Title: The Counterfeit Husband
Author: Elizabeth Mansfield
Format: Mass Market Paperback, 219 pages
List Price: Out-of-Print
Reviewed: August 13, 2009
Rating: 5 stars (4.5)
Synopsis: Camilla, the widow of an earl, is under the thumb of her domineering sister-in-law. To escape, she moves to London where she finds it necessary to fabricate a husband to fool her late husband's family. To play the part of her husband is her unorthodox footman, an escaped press-gang victim.
My two cents: I loved this story from the first sentence. The story opens with our hero and his best friend, a fellow shipmate. They are set upon by a press-gang, which was a rather unpleasant feature of the early 1800s in Britain. It was the middle of the war with Napoleon and many of the British were not willing volunteers of his majesty's navy due to the inhumane conditions experienced by those who enlisted. Hence, the press-gangs.
The hero Thomas and his friend Daniel escape. After collecting Daniel's wife Betsy, they enter domestic service, hoping to hide from the authorities. Thomas and Camilla do not start off with a great impression of each other as he mistakes her for a servant.
I really liked Thomas. He was strong, loyal, funny, and charming. I thought he was a well-rounded character, believable and lovable.
Camilla was a little weak but she gradually grew a spine. She seemed to rely a little too much on the sage advice of her ten-year-old daughter. I suppose this was believable behavior when one considers her life up to that point. And I have no problem with a Regency heroine who does not fit the “strong” perception of what a woman should be. It was 200 years ago, after all.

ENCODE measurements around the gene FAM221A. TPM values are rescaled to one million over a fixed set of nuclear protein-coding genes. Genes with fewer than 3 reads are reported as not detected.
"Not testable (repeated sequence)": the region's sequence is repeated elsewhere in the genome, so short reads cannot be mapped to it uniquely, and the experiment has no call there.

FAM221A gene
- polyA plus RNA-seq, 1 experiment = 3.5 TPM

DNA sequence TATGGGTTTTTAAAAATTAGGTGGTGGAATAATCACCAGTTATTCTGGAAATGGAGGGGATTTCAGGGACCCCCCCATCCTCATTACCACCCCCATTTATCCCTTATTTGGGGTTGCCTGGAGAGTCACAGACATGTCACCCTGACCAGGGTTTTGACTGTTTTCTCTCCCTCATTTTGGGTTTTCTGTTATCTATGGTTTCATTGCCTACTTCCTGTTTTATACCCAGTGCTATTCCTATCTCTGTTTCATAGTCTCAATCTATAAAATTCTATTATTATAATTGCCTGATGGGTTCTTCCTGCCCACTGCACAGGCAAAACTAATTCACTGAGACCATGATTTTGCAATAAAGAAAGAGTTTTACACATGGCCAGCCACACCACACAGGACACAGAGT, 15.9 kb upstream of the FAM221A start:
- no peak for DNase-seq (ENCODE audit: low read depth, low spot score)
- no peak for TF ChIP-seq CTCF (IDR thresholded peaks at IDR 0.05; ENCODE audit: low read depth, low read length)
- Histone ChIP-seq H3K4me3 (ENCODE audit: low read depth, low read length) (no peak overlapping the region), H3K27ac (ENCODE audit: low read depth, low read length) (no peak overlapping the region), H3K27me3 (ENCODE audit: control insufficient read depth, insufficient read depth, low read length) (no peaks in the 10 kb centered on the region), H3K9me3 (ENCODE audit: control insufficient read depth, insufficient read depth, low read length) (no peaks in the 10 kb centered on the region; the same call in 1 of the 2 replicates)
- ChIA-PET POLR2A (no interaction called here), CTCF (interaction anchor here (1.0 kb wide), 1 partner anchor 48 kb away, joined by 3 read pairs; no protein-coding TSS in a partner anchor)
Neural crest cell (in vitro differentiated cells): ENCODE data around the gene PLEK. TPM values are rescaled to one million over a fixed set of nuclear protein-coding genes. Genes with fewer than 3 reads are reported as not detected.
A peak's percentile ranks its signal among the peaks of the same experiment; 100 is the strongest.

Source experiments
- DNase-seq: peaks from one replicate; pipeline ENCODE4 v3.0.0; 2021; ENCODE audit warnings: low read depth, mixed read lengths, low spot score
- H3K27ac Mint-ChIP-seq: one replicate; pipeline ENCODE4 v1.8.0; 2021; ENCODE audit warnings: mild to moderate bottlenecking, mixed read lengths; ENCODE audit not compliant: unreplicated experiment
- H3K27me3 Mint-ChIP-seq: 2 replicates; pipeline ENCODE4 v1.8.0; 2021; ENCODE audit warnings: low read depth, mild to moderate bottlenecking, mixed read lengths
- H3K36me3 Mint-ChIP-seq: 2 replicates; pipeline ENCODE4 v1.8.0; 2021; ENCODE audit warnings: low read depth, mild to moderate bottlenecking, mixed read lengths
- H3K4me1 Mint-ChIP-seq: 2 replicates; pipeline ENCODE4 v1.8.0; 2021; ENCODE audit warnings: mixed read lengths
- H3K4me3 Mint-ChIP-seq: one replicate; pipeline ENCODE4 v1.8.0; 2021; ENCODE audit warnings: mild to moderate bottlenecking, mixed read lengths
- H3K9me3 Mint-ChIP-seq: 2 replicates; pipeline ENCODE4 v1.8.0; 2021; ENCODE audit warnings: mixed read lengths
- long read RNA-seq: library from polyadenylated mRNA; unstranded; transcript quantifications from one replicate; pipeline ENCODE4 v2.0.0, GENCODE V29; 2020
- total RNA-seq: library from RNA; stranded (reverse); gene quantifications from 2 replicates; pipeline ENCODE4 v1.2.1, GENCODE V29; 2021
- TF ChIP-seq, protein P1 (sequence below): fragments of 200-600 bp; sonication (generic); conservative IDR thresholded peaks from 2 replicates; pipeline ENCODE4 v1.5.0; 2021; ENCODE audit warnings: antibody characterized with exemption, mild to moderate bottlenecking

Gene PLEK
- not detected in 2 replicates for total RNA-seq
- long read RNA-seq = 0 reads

The daughter Philippa was an amusing delight but far too intelligent and wise for believability. This doesn't mean I didn't like her. It was actually hard not to. Especially after she made friends with Sybil Sturtevant.
My favorite line:
Thomas, in reply to Camilla's request that he masquerade as her husband: “...there's no role in the world I'd rather play than that of your husband.”
In closing, if you are against a heroine who is meek and submissive to nearly everyone around her, avoid this book. If you just love a good star-crossed romance, try this squeaky-clean Regency tale. This book is tied to Passing Fancies which is the love story of Camilla's daughter Philippa.